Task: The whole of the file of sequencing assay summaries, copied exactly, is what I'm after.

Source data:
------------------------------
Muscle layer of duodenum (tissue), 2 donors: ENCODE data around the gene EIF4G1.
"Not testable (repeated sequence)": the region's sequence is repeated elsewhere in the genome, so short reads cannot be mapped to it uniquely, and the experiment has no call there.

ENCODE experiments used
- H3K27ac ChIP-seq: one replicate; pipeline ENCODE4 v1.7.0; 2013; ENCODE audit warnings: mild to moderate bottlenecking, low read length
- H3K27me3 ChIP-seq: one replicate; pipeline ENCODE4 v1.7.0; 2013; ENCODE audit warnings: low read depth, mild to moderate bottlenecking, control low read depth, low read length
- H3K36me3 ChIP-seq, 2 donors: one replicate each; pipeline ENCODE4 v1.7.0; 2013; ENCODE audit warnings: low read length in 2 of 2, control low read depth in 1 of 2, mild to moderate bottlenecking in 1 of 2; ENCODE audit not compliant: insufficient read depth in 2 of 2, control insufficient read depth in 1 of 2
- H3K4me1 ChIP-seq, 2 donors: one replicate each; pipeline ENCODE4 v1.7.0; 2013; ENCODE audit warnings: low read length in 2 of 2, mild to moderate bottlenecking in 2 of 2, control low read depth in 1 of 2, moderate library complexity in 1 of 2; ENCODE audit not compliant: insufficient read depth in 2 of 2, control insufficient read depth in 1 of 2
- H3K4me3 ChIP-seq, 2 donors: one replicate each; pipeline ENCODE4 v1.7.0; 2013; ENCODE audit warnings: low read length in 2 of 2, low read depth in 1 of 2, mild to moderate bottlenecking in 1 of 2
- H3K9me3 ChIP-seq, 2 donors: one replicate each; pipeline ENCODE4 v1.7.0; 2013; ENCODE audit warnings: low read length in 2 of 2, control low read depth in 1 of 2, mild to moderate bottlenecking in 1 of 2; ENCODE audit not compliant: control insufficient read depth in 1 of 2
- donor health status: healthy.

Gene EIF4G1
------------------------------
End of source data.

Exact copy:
Muscle layer of duodenum (tissue), 2 donors: ENCODE data around the gene EIF4G1.
"Not testable (repeated sequence)": the region's sequence is repeated elsewhere in the genome, so short reads cannot be mapped to it uniquely, and the experiment has no call there.

ENCODE experiments used
- H3K27ac ChIP-seq: one replicate; pipeline ENCODE4 v1.7.0; 2013; ENCODE audit warnings: mild to moderate bottlenecking, low read length
- H3K27me3 ChIP-seq: one replicate; pipeline ENCODE4 v1.7.0; 2013; ENCODE audit warnings: low read depth, mild to moderate bottlenecking, control low read depth, low read length
- H3K36me3 ChIP-seq, 2 donors: one replicate each; pipeline ENCODE4 v1.7.0; 2013; ENCODE audit warnings: low read length in 2 of 2, control low read depth in 1 of 2, mild to moderate bottlenecking in 1 of 2; ENCODE audit not compliant: insufficient read depth in 2 of 2, control insufficient read depth in 1 of 2
- H3K4me1 ChIP-seq, 2 donors: one replicate each; pipeline ENCODE4 v1.7.0; 2013; ENCODE audit warnings: low read length in 2 of 2, mild to moderate bottlenecking in 2 of 2, control low read depth in 1 of 2, moderate library complexity in 1 of 2; ENCODE audit not compliant: insufficient read depth in 2 of 2, control insufficient read depth in 1 of 2
- H3K4me3 ChIP-seq, 2 donors: one replicate each; pipeline ENCODE4 v1.7.0; 2013; ENCODE audit warnings: low read length in 2 of 2, low read depth in 1 of 2, mild to moderate bottlenecking in 1 of 2
- H3K9me3 ChIP-seq, 2 donors: one replicate each; pipeline ENCODE4 v1.7.0; 2013; ENCODE audit warnings: low read length in 2 of 2, control low read depth in 1 of 2, mild to moderate bottlenecking in 1 of 2; ENCODE audit not compliant: control insufficient read depth in 1 of 2
- donor health status: healthy.

Gene EIF4G1